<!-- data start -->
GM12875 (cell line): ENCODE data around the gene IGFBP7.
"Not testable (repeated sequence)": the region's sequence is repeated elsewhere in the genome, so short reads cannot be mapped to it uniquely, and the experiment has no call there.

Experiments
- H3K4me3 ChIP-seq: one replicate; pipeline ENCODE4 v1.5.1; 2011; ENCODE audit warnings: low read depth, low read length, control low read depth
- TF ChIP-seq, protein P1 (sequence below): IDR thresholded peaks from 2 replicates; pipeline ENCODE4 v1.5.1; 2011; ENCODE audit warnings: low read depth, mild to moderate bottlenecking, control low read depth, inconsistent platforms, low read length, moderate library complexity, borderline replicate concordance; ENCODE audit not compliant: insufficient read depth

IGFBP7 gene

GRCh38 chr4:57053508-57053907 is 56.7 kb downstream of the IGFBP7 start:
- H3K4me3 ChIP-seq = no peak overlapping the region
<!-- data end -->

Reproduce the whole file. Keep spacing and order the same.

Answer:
GM12875 (cell line): ENCODE data around the gene IGFBP7.
"Not testable (repeated sequence)": the region's sequence is repeated elsewhere in the genome, so short reads cannot be mapped to it uniquely, and the experiment has no call there.

Experiments
- H3K4me3 ChIP-seq: one replicate; pipeline ENCODE4 v1.5.1; 2011; ENCODE audit warnings: low read depth, low read length, control low read depth
- TF ChIP-seq, protein P1 (sequence below): IDR thresholded peaks from 2 replicates; pipeline ENCODE4 v1.5.1; 2011; ENCODE audit warnings: low read depth, mild to moderate bottlenecking, control low read depth, inconsistent platforms, low read length, moderate library complexity, borderline replicate concordance; ENCODE audit not compliant: insufficient read depth

IGFBP7 gene

GRCh38 chr4:57053508-57053907 is 56.7 kb downstream of the IGFBP7 start:
- H3K4me3 ChIP-seq = no peak overlapping the region